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24 Bumpus and Skelt (fn. 22), 102; Murty (fn. 20), 55.

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29 Europe, April 1989, p. 29; Financial Times, June 15, 1989; New YorK Times, October 4, 1989, p. C17.

30 Quester (fn. 27), 126.

31 Assuming no agreement on principles, the future of state control will depend on power derived from technological choices. It would, for instance, be easier to regulate transmissions sent through fiber-optic cables than those sent via satellites. Ibid., 138–39.

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43 Ibid., 188; Drake (fn. 40), 40–42, 46–48.

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56 Aronson and Cowhey (fn. 45), 121–32.

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59 For an excellent discussion of various payoff matrices, see Oye (fn. 12), 12–18.

60 This point is forcefully made in Grieco (fn. 2).

61 Perrow, , Complex Organizations: A Critical Essay, 3d ed. (New York: Random House, 1986), 132.Google Scholar Perrow criticizes economic analyses, such as the principal agent literature, for ignoring the distribution of power (pp. 230, 257–58).

62 Contrast (1) the discussion in Axelrod and Keohane (fn. 10), 249, about the way in which background conditions, such as issue linkage, can be altered to facilitate cooperation with (2) the analysis in this paper, in which power is used to alter background conditions (players, issue linkage, payoff matrix) to change the distribution of benefits.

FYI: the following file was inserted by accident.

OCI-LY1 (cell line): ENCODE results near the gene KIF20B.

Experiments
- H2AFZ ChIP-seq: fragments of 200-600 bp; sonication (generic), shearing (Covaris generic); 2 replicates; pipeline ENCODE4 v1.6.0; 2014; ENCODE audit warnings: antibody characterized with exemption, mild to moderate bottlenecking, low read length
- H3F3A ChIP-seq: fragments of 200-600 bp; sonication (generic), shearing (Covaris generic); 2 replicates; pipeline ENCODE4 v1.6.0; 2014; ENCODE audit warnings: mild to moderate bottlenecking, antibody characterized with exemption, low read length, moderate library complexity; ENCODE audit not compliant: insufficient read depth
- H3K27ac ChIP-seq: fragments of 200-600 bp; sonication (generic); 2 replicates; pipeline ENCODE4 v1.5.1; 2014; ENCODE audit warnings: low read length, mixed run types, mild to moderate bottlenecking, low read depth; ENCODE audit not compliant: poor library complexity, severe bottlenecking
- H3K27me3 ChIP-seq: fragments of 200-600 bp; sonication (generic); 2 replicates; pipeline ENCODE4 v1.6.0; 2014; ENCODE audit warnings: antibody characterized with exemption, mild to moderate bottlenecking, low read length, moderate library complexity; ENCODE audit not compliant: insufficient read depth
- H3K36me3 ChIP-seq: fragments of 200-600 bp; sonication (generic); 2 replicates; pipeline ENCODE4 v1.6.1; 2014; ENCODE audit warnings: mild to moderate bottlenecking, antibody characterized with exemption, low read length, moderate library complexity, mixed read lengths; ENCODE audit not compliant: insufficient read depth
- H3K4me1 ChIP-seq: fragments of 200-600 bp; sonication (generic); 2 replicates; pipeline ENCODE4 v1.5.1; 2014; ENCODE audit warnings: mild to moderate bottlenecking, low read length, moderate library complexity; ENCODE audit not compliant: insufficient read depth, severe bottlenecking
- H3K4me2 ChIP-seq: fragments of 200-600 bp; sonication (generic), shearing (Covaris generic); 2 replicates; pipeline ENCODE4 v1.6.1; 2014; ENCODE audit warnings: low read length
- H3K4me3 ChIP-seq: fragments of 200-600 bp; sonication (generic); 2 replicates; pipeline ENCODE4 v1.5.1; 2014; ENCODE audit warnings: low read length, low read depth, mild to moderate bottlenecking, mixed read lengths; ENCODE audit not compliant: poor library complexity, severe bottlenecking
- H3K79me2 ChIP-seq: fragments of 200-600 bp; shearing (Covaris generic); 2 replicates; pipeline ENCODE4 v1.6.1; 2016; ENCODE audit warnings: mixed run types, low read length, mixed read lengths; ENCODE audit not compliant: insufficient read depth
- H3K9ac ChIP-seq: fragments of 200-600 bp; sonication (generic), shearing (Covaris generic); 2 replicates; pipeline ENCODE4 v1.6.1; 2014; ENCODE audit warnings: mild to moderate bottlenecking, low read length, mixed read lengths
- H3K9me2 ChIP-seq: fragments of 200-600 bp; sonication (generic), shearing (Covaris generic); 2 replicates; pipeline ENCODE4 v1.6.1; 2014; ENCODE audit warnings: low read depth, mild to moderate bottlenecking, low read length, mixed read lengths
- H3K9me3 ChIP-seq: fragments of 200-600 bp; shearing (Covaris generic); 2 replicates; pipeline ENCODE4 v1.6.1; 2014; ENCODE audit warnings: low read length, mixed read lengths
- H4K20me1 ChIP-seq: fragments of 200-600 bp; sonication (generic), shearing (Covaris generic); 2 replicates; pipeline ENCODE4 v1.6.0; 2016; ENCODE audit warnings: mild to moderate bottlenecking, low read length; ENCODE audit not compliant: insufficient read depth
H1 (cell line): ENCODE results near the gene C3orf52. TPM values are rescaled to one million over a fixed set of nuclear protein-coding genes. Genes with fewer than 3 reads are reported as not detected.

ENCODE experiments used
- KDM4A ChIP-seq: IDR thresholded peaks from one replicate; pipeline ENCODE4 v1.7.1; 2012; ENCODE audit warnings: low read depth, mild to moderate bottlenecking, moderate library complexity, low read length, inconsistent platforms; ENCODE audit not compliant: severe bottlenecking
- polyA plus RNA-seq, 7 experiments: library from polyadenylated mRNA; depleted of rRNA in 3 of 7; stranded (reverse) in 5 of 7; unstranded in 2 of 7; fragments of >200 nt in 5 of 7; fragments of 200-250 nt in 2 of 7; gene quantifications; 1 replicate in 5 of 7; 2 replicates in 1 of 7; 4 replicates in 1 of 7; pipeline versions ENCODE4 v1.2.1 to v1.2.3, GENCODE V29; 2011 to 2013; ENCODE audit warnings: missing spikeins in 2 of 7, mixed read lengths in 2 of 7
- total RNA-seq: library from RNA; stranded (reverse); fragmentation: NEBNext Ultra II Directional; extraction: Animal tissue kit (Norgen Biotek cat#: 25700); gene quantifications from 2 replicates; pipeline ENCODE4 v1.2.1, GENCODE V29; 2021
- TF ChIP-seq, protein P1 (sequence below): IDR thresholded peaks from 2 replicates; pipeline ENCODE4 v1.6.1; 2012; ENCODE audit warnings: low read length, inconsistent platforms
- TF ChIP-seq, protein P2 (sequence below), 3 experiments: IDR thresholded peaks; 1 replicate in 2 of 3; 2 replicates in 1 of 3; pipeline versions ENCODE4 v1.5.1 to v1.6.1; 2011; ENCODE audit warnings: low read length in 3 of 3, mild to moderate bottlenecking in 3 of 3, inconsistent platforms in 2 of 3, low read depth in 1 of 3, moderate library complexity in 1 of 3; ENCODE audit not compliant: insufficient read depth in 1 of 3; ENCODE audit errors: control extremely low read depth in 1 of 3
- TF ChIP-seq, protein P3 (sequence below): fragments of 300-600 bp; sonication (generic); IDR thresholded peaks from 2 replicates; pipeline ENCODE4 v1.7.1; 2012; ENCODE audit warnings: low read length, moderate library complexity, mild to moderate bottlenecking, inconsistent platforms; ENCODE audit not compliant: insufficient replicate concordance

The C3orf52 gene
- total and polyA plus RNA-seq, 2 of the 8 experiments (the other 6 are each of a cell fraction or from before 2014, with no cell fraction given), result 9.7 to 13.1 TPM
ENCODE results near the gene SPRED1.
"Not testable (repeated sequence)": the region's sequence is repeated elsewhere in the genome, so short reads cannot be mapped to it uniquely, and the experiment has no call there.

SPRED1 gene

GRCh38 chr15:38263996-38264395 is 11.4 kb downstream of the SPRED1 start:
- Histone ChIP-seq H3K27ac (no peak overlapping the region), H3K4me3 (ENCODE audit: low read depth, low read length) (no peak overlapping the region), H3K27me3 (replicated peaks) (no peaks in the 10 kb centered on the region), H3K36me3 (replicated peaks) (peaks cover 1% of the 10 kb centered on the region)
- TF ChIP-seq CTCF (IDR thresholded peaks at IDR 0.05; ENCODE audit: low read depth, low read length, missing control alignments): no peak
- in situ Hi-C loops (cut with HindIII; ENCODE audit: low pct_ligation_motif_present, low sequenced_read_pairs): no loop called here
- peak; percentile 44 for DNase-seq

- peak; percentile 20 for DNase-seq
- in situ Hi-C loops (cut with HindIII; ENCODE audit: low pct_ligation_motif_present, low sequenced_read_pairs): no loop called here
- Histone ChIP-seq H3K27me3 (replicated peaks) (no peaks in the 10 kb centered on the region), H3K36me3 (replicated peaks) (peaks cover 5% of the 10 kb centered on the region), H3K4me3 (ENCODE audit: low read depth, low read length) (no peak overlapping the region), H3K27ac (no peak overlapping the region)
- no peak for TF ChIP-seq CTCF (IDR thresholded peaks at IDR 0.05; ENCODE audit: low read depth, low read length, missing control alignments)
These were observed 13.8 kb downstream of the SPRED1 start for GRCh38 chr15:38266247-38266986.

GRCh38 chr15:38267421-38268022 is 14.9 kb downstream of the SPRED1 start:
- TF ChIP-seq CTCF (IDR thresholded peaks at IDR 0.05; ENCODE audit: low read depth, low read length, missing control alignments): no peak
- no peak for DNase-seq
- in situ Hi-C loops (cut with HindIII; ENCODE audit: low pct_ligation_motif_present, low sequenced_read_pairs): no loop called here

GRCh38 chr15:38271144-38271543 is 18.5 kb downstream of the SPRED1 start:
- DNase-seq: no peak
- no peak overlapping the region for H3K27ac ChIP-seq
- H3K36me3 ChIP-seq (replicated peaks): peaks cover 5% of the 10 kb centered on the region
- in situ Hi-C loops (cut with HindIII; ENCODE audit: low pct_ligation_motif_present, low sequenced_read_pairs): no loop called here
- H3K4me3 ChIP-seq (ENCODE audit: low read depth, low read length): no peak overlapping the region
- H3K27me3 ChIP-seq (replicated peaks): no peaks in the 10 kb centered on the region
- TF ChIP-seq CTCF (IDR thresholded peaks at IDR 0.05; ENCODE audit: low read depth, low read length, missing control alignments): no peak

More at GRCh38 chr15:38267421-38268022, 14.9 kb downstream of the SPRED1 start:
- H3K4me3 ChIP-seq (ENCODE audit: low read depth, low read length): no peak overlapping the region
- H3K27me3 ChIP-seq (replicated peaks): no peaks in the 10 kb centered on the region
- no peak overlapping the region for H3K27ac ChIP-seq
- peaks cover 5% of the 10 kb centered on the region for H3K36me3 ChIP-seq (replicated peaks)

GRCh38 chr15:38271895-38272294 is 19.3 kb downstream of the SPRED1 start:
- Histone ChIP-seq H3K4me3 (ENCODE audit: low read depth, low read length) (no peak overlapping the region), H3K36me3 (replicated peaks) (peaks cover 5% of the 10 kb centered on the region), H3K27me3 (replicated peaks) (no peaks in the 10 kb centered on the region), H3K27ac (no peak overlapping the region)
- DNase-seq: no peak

63 This argument is elaborated in Krasner (fn. 39).

64 Such control is not foreordained even for telephone communications. While international links for both satellite and cable are now connected to national systems through a limited number of easily regulated gateways, Motorola has announced plans to develop a portable telephone system that could send and receive calls point to point anywhere on earth by bouncing signals off seventy-seven satellites; New York Times, June 26, 1990, p. 1.

65 Robert Jervis has also argued that one of the attractions of Prisoner's Dilemma is that it lends itself to interesting manipulations; see Jervis, , “Realism, Game Theory, and Cooperation,” World Politics 40 (April 1988), 317–49, at 323.CrossRefGoogle Scholar

66 See ibid., 334, for a similar formulation. Grieco (fn. 14) places particular emphasis on the desire of states to preserve their freedom of action.

67 I am indebted to Terry Moe for pointing out this line of argument.

68 Coase, Ronald, “The Problem of Social Cost,” Journal of Law and Economics 3 (1960), 144.CrossRefGoogle Scholar John Conybeare has applied Coase's logic to problems of international organization. See Conybeare, , “International Organization and the Theory of Property Rights,” International Organization 34 (Summer 1980), 307–34, esp. 322–23CrossRefGoogle Scholar, where the author recognizes, although does not elaborate, the income effects of the initial distribution of property rights.

69 For instance, Joseph Grieco's recent study of the nontariff barrier codes negotiated during the Tokyo Round suggests that conventional concerns about relative power are a more persuasive explanation of outcomes than neoliberal considerations involving cheating and information. Grieco argues that both absolute and relative gains must be included in the utility function of states; see Grieco (fn. 14), 40–49.

70 Snidal (fn. 1), 935, demonstrates that a more powerful state, understood as the actor which is less in need of coordination, will, in a bilateral bargaining situation, secure an out come closer to its most desired point than its weaker antagonist.